For a long time, my department has used MediaWiki to collaboratively create and distribute documentation, how-tos, and other types of written support for the campus. While MediaWiki and other wiki software packages in general make collaboration easy, they often fall short in ways that are a little surprising given that we’re in 2013. (Anyone who has tried to apply formatting to a MediaWiki page, including any of the articles on Wikipedia, knows what I’m talking about here.)
In an effort to modernize our documentation practices, my colleague Tim and I (but mostly Tim) spent some time looking for alternatives a couple of weeks ago. A tip from fellow LLU author Trip Kirkpatrick steered us towards using GitHub, a platform designed and for collaborative programming, but also capable of lots of other cool stuff like hosting a blog. Although we didn’t end up using any of the flashy tools we originally investigated (see Tim’s blog post on this for a great writeup on all the things we tried), we did end up with another wiki — DokuWiki — that can use GitHub to store its text files. DokuWiki isn’t a perfect solution, but it’s definitely an interesting one.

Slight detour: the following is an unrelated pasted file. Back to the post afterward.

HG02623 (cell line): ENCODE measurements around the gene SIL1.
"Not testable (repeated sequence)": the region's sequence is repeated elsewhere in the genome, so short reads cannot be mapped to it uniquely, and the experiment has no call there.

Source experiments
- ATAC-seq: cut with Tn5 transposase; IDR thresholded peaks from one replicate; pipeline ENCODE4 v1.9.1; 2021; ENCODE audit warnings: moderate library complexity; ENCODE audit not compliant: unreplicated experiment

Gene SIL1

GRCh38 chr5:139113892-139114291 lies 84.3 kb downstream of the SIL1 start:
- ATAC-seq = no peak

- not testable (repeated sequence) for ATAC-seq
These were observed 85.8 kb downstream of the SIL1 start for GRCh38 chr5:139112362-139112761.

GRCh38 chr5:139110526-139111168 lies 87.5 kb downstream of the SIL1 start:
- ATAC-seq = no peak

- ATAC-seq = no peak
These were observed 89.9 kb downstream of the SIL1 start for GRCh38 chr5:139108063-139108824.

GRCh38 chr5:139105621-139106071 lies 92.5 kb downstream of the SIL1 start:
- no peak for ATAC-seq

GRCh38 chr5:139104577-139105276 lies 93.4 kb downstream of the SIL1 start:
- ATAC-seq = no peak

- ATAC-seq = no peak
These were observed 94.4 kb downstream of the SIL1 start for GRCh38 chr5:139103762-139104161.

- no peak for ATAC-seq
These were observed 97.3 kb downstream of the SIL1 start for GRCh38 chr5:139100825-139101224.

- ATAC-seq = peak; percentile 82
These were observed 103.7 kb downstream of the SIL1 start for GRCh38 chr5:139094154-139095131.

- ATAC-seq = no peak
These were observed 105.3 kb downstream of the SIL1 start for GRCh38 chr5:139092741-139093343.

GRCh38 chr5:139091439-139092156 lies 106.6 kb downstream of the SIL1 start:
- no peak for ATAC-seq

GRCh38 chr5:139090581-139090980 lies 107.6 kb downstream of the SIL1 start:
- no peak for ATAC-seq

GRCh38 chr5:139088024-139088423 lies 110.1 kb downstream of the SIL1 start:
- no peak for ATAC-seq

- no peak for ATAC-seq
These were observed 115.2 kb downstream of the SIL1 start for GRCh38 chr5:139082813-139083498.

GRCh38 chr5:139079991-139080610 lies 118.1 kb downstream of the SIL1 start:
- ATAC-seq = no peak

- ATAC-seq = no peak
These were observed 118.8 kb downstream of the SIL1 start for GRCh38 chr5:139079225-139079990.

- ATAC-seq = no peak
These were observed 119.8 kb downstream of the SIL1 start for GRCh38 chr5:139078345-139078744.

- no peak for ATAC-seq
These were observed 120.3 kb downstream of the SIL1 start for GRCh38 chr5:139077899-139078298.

On this week’s LLU Live, I’d like to talk a little bit about collaborative writing tools. What are some of the tools we find ourselves using, not just for documentation but for any kind of collaborative writing: group projects, articles with multiple authors, etc? Have you stumbled across tools that weren’t specifically created for collaborative writing, but that you have found work really well? Join us tomorrow, Thursday December 12th, at 4pm Eastern as we celebrate our 10th episode of LLU Live. Instructions for participating (or just watching along) are on the Live Events page.
UPDATE: Here’s the recording from our conversation: